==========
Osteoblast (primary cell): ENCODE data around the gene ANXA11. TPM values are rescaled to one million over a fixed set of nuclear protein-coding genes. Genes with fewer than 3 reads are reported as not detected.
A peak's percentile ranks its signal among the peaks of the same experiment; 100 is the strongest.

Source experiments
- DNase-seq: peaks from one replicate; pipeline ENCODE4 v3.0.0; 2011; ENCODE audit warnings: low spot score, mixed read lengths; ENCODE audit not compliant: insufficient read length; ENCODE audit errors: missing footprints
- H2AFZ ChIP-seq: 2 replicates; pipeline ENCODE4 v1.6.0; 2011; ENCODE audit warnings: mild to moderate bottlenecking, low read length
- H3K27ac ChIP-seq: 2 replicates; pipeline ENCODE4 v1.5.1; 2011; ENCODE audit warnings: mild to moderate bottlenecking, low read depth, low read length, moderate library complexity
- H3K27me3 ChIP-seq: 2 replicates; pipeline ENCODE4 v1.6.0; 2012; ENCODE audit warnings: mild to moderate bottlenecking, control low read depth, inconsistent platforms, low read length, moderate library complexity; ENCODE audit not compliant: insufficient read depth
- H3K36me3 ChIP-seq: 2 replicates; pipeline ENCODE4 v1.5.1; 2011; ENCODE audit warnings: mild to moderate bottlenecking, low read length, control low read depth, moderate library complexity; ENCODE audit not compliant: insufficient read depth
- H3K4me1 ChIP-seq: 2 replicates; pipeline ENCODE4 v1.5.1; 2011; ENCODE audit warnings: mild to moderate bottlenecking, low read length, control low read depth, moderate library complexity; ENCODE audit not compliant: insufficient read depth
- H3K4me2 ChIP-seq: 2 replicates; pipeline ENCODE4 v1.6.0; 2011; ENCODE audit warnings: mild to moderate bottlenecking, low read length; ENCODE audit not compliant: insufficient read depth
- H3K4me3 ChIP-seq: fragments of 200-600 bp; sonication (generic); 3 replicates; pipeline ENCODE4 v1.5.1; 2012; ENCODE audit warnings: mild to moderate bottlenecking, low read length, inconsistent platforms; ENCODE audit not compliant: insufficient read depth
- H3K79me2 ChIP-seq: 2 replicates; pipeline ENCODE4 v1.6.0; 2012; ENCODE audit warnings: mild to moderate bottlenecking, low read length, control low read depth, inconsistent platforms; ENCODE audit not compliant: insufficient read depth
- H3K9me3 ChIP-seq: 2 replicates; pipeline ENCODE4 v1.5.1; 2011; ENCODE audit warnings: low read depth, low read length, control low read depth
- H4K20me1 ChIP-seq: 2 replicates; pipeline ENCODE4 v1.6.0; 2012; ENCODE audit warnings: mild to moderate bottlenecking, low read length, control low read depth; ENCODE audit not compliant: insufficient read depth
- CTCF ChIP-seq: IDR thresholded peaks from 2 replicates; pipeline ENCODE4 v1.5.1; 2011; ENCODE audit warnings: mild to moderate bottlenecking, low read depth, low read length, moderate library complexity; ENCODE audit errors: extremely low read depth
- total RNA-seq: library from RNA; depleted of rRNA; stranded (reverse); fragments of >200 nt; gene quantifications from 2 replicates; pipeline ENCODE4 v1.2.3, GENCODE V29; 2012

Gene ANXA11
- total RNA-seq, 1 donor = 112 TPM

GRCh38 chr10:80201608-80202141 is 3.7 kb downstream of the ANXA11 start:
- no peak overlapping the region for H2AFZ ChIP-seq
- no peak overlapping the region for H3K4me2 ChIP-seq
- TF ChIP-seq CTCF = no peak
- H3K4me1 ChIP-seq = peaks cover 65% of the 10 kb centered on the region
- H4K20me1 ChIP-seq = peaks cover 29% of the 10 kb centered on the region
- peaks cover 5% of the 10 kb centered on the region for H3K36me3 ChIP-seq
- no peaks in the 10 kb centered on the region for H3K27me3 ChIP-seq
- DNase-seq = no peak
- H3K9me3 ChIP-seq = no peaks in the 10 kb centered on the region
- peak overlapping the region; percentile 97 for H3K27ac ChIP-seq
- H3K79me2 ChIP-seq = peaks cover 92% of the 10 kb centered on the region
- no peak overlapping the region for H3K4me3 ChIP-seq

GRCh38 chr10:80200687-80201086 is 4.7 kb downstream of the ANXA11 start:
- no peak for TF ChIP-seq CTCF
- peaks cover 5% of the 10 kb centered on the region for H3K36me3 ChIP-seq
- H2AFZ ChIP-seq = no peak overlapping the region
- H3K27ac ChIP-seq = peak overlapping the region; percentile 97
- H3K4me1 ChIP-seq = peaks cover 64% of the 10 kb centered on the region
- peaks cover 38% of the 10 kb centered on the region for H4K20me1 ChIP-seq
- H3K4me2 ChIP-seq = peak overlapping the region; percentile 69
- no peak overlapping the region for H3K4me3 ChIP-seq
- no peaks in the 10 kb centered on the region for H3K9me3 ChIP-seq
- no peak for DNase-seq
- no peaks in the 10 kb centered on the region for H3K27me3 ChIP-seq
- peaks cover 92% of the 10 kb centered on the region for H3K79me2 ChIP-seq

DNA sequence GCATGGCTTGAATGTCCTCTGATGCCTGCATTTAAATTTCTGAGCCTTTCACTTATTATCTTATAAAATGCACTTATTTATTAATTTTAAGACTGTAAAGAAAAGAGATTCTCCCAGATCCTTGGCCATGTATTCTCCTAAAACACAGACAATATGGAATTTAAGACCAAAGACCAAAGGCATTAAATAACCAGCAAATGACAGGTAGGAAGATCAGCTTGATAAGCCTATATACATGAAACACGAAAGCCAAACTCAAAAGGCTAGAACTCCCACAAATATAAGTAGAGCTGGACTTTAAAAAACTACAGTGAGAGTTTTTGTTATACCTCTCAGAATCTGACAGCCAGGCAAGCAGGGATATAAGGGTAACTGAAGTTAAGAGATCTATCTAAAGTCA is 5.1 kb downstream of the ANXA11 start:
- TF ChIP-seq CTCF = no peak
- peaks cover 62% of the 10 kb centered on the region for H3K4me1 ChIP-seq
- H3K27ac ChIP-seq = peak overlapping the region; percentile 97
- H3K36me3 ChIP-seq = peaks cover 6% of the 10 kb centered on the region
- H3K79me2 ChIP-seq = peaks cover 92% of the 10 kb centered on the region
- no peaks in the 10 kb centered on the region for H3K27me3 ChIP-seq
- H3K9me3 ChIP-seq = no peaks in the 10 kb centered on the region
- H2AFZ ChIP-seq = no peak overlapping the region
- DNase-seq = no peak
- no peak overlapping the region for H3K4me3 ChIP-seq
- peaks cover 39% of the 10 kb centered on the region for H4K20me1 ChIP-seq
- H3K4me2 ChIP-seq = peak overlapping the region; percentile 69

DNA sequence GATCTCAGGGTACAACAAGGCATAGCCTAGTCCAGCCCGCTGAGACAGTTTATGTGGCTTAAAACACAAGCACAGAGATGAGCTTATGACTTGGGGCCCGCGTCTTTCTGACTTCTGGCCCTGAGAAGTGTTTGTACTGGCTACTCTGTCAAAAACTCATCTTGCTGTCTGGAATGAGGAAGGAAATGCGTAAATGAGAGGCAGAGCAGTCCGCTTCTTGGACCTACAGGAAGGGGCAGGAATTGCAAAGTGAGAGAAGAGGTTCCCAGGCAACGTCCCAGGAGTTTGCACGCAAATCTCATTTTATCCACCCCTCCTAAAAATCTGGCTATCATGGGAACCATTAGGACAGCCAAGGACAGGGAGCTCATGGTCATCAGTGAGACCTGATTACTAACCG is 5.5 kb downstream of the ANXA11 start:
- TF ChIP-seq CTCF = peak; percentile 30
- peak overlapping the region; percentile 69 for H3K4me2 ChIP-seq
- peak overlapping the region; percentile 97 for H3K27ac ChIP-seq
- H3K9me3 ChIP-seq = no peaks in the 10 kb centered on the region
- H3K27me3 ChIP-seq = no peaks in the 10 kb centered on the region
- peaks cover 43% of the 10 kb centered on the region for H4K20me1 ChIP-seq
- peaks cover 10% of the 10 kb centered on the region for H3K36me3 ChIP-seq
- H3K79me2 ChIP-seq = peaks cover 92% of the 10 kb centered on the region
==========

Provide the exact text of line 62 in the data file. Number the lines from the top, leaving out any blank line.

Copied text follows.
- H3K9me3 ChIP-seq = no peaks in the 10 kb centered on the region